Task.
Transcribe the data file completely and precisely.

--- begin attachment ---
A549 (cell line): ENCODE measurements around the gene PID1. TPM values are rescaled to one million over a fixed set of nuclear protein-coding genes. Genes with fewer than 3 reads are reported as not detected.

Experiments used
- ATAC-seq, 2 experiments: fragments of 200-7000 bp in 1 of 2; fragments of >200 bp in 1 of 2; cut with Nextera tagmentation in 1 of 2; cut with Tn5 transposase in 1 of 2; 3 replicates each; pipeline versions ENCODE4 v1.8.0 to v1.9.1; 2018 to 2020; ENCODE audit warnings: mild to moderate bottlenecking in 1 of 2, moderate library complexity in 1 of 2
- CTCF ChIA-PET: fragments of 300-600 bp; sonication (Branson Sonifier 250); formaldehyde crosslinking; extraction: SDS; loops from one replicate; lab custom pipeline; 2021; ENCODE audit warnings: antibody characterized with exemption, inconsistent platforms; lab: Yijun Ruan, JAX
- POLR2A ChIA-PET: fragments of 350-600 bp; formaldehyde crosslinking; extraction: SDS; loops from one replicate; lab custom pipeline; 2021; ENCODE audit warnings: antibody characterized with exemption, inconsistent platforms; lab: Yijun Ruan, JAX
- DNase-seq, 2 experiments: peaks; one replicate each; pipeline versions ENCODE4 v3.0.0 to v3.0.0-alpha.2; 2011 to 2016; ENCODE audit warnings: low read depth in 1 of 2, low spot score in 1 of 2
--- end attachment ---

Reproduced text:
A549 (cell line): ENCODE measurements around the gene PID1. TPM values are rescaled to one million over a fixed set of nuclear protein-coding genes. Genes with fewer than 3 reads are reported as not detected.

Experiments used
- ATAC-seq, 2 experiments: fragments of 200-7000 bp in 1 of 2; fragments of >200 bp in 1 of 2; cut with Nextera tagmentation in 1 of 2; cut with Tn5 transposase in 1 of 2; 3 replicates each; pipeline versions ENCODE4 v1.8.0 to v1.9.1; 2018 to 2020; ENCODE audit warnings: mild to moderate bottlenecking in 1 of 2, moderate library complexity in 1 of 2
- CTCF ChIA-PET: fragments of 300-600 bp; sonication (Branson Sonifier 250); formaldehyde crosslinking; extraction: SDS; loops from one replicate; lab custom pipeline; 2021; ENCODE audit warnings: antibody characterized with exemption, inconsistent platforms; lab: Yijun Ruan, JAX
- POLR2A ChIA-PET: fragments of 350-600 bp; formaldehyde crosslinking; extraction: SDS; loops from one replicate; lab custom pipeline; 2021; ENCODE audit warnings: antibody characterized with exemption, inconsistent platforms; lab: Yijun Ruan, JAX
- DNase-seq, 2 experiments: peaks; one replicate each; pipeline versions ENCODE4 v3.0.0 to v3.0.0-alpha.2; 2011 to 2016; ENCODE audit warnings: low read depth in 1 of 2, low spot score in 1 of 2